One of the most essential parts of a healthy life is equitable access to quality healthcare. Our community has always understood that. It’s why several local organizations came together to bring more healthcare providers to Battle Creek.

Copious research, feedback from the community, and a whole lot of collaboration have led to the creation of the Residency Program in Battle Creek.


A decade ago, there weren’t enough healthcare providers in Battle Creek to effectively take care of our community. This fact drew the attention of Bronson Battle Creek Hospital, the Community Partners Board, and the Battle Creek Community Foundation. They knew immediately that this deficit had to be addressed.

The three groups dove into researching which areas of expertise could best benefit the people of Battle Creek. While there were many types of healthcare providers that could have bolstered the area, Family Medicine practitioners were the best fit for the community’s needs at the time.

The groups had identified the need, but they had to figure out how to attract Family Medicine providers to the area. To do this, they developed a budget of $3 million, including a pledge from the W.K. Kellogg Foundation, and put together a plan to create a residency program.

These organizations played a large role in facilitating the Family Medicine Residency Program in Battle Creek:


In 2016, Holli K. Neiman-Hart, MD, FAAFP moved from West Virginia to Battle Creek. She had been a program director at West Virginia University for six years before she made the move to our community, and she brought that experience with her. Once here, Dr. Neiman-Hart began developing the residency program that Bronson Battle Creek Hospital, the Community Partners Board and the Battle Creek Community Foundation had envisioned.

She worked with Western Michigan University School of Medicine and began by reaching out to local resources to see who would be willing to assist with resident experiences. Dr. Neiman-Hart wrote curriculum, secured an agreement with Grace Health for residents to assist with outpatient clinics, and prepared an application. This application was approved by the Resident Revie Committee (RRC) for Family Medicine at the Accreditation Council for Graduate Medical Education. The approval also required a site visit here in Battle Creek.

Although the initial application was not approved, this didn’t discourage everyone involved from seeing the mission through. After some adjustments, the application was approved in 2018. Finally, after all of that hard work, the Family Medicine Residency Program was ready to launch. Still, the team decided to delay the program until 2019, so they could be part of the National Residency Matching Program (NRMP) which works with all healthcare specialties to match residents with programs that are right for them.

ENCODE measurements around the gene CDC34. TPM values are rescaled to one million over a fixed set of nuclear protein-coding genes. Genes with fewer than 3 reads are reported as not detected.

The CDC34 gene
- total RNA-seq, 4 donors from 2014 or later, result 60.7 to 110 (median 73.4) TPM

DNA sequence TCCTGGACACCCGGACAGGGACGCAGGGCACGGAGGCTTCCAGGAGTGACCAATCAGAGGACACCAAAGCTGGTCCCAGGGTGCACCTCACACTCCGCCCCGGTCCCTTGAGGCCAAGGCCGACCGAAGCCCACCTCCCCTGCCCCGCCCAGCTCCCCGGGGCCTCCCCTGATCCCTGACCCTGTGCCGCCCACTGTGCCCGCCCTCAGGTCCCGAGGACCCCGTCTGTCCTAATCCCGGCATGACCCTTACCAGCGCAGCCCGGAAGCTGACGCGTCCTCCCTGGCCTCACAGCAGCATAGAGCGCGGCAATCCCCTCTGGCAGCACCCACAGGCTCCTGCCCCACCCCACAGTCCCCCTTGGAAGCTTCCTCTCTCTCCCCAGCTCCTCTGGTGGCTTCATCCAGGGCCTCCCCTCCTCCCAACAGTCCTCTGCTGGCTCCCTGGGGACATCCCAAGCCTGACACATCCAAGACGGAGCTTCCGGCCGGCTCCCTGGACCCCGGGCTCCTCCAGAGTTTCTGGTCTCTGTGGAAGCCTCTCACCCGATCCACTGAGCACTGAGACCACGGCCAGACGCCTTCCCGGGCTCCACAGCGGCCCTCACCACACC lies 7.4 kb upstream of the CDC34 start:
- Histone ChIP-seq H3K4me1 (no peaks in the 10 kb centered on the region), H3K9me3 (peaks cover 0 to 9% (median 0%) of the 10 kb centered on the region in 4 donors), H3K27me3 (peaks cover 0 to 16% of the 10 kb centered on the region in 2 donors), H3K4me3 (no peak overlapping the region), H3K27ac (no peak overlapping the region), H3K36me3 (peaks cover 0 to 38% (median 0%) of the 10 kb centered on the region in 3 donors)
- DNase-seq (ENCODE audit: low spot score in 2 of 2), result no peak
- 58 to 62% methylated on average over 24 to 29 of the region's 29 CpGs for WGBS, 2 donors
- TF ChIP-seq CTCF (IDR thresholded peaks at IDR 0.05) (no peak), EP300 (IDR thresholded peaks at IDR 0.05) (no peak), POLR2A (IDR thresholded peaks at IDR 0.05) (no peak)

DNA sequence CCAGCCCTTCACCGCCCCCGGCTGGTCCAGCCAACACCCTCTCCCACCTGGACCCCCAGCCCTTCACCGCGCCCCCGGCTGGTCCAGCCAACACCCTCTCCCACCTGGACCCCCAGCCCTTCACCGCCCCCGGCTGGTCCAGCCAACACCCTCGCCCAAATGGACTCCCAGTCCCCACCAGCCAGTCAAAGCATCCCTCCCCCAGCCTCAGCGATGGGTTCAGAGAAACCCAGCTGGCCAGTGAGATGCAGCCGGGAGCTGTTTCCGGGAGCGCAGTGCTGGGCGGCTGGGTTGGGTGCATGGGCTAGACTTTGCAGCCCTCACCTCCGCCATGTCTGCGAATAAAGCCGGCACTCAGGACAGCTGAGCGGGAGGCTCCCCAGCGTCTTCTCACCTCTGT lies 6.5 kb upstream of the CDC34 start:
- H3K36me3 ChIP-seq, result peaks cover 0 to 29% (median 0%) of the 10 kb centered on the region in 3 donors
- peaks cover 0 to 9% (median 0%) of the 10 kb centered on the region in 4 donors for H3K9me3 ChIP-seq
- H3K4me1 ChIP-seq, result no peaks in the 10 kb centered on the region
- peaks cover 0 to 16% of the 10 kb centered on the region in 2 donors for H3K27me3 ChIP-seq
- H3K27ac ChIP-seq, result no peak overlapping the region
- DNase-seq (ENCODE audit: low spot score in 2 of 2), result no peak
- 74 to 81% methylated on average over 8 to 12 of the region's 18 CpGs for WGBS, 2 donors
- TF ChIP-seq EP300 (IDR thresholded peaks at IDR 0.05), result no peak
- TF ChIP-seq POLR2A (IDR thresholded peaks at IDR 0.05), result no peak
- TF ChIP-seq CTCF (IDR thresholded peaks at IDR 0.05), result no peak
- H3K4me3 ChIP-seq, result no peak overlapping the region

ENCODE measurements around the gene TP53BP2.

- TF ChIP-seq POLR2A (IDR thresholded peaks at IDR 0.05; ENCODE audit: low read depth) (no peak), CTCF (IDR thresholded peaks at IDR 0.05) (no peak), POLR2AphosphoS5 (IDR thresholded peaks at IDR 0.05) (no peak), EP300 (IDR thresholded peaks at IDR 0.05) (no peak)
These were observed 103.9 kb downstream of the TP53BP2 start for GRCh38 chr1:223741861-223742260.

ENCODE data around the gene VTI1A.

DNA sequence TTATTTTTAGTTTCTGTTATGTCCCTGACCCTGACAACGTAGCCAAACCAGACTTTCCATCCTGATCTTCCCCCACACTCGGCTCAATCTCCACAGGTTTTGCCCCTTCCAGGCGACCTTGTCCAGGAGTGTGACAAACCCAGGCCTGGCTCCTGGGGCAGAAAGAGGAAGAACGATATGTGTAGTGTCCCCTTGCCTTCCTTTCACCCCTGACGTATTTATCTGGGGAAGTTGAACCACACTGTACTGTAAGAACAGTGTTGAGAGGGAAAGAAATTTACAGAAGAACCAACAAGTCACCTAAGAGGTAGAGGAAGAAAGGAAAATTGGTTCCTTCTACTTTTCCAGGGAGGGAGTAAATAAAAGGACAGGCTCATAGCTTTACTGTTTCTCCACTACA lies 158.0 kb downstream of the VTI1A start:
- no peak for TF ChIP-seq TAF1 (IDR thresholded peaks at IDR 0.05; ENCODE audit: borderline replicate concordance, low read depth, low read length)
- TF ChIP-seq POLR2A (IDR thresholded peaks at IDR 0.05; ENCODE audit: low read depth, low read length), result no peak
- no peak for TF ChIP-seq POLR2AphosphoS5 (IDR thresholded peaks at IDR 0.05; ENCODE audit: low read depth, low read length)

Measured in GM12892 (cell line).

Residents in the program are fully immersed in hands-on clinical experience and trained on the full scope of Family Medicine. Residents work alongside existing Grace Health faculty to provide care for patients within the community. The Family Medicine Residency Program also facilitates experiences for OB/GYN and pediatric students.

The program includes weekly four-hour classes, which can take the form of discussions, workshops and more. Residents will gain the experience of being on call for Grace Health Hospital, both within the establishment and from home. The focus is on providing residents with the inpatient and outpatient experience they need. This can then act as a foundation for the residents’ work as they continue to grow throughout their careers.

So far, the community has embraced the new program with open arms. Even better, the program is just getting started. The next goal is to determine how to be more active in the community and expand services to benefit the region that has been so supportive throughout these formative years.


Applicants from around the country will be applying to join the program later this year. After all, the Family Medicine Residency Program in Battle Creek has started a track of specialty training in Functional Medicine, which is rare for a program this young. When six more prospective residents are accepted later this year, those in the program look forward to continuing this trend of success.

Of course, there are still areas in which the program is looking to expand. Current focuses include increasing community outreach, recruiting additional faculty, and sponsoring residents after they graduate.

Another goal is to become fully accredited with the Accreditation Council for Graduate Medical Education (ACGME). Right now, the program has the status of “Continued Accreditation without Outcomes,” which is the best possible title for a program this young. As residents graduate, they’ll pass the American Board of Family Medicine (ABFM) Board Exam and successfully enter practice, which will then allow the program to achieve the next level of accreditation.

None of this growth or success would have been possible without the supporting organizations and encouragement from the community as a whole.

“I just want to express my gratitude for the wonderful reception that we have all experienced as we arrived in Battle Creek,” said Dr. Neiman-Hart. “The ongoing support is amazing, and we hope to be around for a long time.”